Speaking of ladders, make sure your ladder is safe. Don't risk borrowing a rickety old ladder from Joe down the street. It's simply not worth it.

Once all surfaces are dry and prepped, mask off trim and door frames, but don't apply masking tape to windows, as it is very difficult to remove. Just leave the windows bare and after the painting is complete, use a razor blade to scrape off mistakes and spatters of paint.

Next, place drop cloths over shrubs, plants, patios, decks, railings, light fixtures and whatever else needs protecting.

Armed with your brushes and rollers, it's finally time to get started.

First, apply primer to any bare wood, and don't paint in direct sunlight.

In the morning, paint the south and west sides of the home and in the afternoon, paint the east and north sides.

Also never paint in the rain, and wait two or three days after any recent rain to paint.

Know the weather forecast and keep an eye on the sky. If a storm threatens, by all means get down from that ladder and go inside.

By the way, aluminum ladders attract lighting, but fiberglass ladders are nonconductive.

Another weather tip: Never paint in temperatures less than 45 degrees unless you have paint specially formulated for lower temperatures. (There are some paints on the market that will adhere in temperatures as low as 30 degrees.)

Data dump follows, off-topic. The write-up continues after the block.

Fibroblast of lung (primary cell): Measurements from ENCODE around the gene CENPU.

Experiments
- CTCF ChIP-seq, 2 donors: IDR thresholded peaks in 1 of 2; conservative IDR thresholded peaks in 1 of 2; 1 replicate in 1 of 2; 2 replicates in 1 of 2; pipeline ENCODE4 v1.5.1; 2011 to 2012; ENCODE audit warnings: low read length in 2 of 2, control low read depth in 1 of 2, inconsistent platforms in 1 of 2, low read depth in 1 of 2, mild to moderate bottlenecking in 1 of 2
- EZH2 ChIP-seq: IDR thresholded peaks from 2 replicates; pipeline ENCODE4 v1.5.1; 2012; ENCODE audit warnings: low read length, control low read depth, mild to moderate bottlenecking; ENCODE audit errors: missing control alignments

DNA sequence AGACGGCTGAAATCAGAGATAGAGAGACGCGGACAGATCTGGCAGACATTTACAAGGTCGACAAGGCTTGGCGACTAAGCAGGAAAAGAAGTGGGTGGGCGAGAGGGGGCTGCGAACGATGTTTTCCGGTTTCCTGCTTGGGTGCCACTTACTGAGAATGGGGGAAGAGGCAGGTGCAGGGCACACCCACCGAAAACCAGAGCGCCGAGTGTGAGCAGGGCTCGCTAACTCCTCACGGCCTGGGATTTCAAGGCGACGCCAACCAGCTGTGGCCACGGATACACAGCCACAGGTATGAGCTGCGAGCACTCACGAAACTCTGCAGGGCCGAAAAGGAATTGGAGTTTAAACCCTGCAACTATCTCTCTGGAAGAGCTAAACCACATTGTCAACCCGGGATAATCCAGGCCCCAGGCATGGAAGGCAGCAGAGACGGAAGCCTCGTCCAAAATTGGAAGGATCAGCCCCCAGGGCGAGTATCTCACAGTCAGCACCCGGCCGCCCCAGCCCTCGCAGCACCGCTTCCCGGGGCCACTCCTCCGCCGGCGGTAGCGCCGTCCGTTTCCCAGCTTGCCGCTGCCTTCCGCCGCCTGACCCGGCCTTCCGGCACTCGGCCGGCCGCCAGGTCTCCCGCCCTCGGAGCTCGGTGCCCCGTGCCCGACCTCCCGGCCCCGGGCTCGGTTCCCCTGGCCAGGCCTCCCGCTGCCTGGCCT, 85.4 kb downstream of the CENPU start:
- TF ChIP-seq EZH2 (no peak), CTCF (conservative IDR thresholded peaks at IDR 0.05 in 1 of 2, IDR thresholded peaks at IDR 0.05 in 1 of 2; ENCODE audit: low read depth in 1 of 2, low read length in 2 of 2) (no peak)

Also avoid painting in extremely hot, humid weather because paint won't dry very well if there is too much moisture in the air.

And don't wait until the days are too short to properly finish the job.

Daylight helps in the drying process, and it takes about eight hours for one coat of paint to thoroughly dry.

When you first open the can of paint, stir it from the bottom and work your way up. Heavier, pigment-laden material settles at the bottom, and a can of paint not properly stirred will yield uneven color and texture.

Paint from top to bottom, moving left to right. To avoid smudging fresh paint with the ladder, do the top of the house first, then window frames, and then the lower section of the house.

To paint bricks or masonry, use a roller with a thick nap and lots of paint.

Paint sprayers work best for shutters, intricate moldings and siding.

To paint vinyl siding, use the same color or a lighter color and always use a 100-percent acrylic latex primer and topcoat.

To paint aluminum siding, use oil/alkyd primer and a 100-percent acrylic latex topcoat.

Use a satin sheen for gables and siding and a gloss or semigloss for windows, doors and trim.